The storm veered north and missed me.
On TV an insurance man
goes among twisted joists,
discerning wind damage from flood damage.
I read an article on over-mothering,
how it leads to long, gray days.
Better to permit cartoon violence.
The election is over.
The right people have won.
To avoid mass misery, Pascal says,
one must learn to sit alone in a room.
A poem comes to me,
but the words aren’t in the right order.
No children are mentioned.
On my three-lap jog around the block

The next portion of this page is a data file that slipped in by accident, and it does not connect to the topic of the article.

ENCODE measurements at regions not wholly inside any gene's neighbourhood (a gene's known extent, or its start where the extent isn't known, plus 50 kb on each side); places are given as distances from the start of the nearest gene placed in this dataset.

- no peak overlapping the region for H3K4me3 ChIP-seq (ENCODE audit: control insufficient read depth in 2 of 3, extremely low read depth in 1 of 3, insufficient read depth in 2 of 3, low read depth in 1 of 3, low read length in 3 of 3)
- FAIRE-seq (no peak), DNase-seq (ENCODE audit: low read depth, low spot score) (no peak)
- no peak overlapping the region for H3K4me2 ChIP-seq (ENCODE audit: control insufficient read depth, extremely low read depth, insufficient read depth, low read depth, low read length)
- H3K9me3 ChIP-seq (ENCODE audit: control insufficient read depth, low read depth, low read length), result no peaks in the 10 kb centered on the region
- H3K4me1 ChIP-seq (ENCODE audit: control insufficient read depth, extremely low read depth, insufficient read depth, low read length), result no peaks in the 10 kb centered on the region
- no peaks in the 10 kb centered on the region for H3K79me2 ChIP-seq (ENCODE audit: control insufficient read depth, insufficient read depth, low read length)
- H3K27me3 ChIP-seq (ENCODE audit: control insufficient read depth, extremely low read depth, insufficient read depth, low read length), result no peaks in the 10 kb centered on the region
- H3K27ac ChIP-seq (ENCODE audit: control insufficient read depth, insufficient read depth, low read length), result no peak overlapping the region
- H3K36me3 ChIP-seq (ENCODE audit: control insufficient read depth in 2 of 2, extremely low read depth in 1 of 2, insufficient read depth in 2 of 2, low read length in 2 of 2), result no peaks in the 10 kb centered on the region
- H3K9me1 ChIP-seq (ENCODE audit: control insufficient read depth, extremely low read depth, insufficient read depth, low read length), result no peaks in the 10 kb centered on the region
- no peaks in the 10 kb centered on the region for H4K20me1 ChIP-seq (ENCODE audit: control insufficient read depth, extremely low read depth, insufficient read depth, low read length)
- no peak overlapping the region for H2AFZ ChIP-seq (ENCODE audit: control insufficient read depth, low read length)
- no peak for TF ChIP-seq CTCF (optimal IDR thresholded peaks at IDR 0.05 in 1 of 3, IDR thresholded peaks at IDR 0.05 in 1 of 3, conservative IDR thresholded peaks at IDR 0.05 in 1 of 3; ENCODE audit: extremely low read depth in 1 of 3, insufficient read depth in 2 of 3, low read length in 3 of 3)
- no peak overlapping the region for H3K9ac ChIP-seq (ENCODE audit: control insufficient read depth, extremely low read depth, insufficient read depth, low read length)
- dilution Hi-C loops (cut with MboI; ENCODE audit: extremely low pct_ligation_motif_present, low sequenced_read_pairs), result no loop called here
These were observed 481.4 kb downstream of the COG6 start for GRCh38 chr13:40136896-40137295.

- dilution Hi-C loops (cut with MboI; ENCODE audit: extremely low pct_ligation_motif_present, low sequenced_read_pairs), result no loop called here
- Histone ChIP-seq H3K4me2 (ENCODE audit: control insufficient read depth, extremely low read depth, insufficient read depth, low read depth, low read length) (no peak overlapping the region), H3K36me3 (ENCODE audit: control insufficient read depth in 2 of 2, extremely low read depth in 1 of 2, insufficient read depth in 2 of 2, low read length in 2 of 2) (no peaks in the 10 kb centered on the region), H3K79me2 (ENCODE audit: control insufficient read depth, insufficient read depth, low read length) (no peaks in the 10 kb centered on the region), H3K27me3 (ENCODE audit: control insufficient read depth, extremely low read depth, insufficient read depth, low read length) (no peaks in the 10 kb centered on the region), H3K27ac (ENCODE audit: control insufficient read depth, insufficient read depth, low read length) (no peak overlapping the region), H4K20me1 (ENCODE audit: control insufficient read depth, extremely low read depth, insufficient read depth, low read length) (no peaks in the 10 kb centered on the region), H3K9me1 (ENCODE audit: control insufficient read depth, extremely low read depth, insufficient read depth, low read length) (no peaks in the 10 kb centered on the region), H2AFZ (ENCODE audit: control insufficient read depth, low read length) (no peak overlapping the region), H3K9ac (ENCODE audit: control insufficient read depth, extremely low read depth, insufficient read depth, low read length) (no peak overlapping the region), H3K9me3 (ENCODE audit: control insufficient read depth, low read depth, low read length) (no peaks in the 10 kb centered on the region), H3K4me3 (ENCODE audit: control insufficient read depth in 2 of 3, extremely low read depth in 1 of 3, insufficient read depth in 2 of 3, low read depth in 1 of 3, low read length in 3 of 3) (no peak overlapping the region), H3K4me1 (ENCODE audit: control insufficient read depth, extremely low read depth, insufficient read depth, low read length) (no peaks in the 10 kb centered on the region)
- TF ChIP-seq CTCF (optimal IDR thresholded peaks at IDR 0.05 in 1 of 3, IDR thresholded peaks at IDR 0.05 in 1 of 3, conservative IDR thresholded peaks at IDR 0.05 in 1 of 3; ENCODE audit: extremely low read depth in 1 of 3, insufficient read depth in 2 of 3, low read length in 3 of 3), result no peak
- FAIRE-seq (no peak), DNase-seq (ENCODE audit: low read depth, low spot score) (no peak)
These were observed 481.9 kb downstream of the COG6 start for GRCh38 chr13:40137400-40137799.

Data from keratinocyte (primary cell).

I find a nest blown from a tree.
Inside a tiny bird skeleton,
same color as the grass.
Rebekah Remington’s poems have appeared in Linebreak, The Missouri Review, Ninth Letter, Hayden Ferry’s Review, Blackbird, and elsewhere. Her chapbook Asphalt (CityLit Press, 2013) was selected by Marie Howe for the Clarinda Harriss Poetry Prize. A recipient of two Maryland State Arts Council Individual Artist Awards in poetry, Remington lives in Catonsville and works for the Baltimore County Public Schools. (5/2014)